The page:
Highly recommended.

Disclosure: I received an advanced copy of the novel in exchange for an honest review.

A Lost People, A Lost Voice – A Guest Post by Anna Belfrage

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Anna BelfrageI am delighted to have Anna Belfrage on my blog today as part of the first indieBRAG Book Blitz. Anna’s eight time-slip novels in The Graham Saga are B.R.A.G. Medallion honorees. Book 6 in the series, Revenge & Retribution, was awarded the 2015 HNS Indie Award for the best indie-published historical fiction. I had the honor of meeting Anna at the Historical Novel Society Conference in Denver this past June. Join us today as Anna highlights Book 4 of the series: A Newfound Land.

A Lost People, A Lost Voice
by Anna Belfrage

columbus-in-the-new-worldWhen I was a child growing up in South America, one of the more important festive days was the 12th of October, El Día de la Raza (Nowadays mostly known as Columbus Day – or the rather beautiful Día de la Hispanidad). This day celebrated the arrival of Columbus in the New World, and as is obvious just by that denominator, our European forebears seemed quite convinced that BEFORE them, there was nothing…

We know better, of course. Those intrepid conquistadores did not set foot on land untouched by man. The American continent was home to such impressive civilisations as that of the Incas and the Aztecs, held the ruins of the ancient culture of Tiahuanaco, was engraved with the Nazca circles. And in the northern half of the continent were all those tribes collectively named the Indians by the first European explorers – even after they’d cottoned on to the fact that America was, in fact, not India. (Columbus may have been a brave and visionary explorer, but he was crap at maths…)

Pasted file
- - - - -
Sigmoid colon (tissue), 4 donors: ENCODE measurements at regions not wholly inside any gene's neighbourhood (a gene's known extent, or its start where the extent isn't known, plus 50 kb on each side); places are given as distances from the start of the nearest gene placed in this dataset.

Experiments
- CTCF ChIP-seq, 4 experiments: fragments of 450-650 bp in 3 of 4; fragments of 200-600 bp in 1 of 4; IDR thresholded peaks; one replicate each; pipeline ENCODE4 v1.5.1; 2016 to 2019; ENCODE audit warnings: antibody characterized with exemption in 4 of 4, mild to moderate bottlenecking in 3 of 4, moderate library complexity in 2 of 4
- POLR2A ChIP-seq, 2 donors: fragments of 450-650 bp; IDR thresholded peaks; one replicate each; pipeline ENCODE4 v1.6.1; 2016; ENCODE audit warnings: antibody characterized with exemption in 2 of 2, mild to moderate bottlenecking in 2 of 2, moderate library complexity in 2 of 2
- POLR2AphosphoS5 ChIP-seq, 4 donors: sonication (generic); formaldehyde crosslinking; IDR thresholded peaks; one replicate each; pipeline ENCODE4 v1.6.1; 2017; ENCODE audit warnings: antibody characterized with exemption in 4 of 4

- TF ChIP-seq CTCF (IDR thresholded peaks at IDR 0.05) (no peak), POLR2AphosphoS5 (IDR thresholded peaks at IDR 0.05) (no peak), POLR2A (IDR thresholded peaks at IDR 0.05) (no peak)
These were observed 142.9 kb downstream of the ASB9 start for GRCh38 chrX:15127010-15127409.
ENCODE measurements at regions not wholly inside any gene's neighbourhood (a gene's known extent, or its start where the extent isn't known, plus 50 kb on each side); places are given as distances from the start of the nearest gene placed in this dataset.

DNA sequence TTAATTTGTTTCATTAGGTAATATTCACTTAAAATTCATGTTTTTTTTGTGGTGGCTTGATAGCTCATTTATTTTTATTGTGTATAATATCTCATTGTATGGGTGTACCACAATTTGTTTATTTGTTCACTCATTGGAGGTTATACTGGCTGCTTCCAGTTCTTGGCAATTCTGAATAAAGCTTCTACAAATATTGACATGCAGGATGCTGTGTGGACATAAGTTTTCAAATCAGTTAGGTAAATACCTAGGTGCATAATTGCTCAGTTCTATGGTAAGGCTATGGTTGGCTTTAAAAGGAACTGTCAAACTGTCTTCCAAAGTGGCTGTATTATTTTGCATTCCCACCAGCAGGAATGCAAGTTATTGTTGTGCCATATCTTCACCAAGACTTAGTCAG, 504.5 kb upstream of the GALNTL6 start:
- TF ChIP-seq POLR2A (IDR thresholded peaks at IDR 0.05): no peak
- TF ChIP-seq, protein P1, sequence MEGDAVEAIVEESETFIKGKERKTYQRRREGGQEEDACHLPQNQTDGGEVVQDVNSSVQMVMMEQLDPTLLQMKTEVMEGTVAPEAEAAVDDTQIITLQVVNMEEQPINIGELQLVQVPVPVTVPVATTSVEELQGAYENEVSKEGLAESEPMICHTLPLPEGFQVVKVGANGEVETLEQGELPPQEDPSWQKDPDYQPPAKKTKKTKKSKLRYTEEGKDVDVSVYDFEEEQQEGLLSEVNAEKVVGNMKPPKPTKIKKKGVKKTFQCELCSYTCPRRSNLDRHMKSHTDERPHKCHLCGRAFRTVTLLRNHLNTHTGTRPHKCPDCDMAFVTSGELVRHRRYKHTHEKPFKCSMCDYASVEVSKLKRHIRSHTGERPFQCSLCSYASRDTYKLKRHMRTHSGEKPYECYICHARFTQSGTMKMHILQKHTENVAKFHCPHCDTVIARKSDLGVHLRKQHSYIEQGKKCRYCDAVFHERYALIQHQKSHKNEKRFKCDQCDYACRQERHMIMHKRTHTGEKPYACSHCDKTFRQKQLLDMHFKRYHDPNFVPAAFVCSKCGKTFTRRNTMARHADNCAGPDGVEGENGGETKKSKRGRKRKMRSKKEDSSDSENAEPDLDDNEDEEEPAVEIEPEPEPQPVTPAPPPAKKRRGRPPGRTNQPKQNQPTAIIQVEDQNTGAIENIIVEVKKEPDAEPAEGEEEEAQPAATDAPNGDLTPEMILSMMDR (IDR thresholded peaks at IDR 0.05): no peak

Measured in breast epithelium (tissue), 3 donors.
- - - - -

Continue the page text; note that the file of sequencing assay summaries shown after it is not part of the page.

It is estimated that North America was home to anywhere between 7 to 10 million people prior to the arrival of the Europeans in the early 17th century. A century later, the indigenous population had plummeted, down by as much as 80% in some regions. In some cases, entire tribes were wiped out as a consequence of European rapaciousness combined with all those lethal diseases the white man brought over, notably smallpox and measles. One such tribe was the Susquehannock.

If we’re going to be quite honest, we know almost nothing about the Susquehannock. In fact, today we have no idea what they may have called themselves, because there is no one around who speaks their language anymore. Once a language dies, the culture that flourished with it dies as well, and so we have no idea as to what beliefs, what myths the Susquehannock held dear. It’s almost as they never existed – well, apart from the odd artefacts that are presently displayed in one or other museum.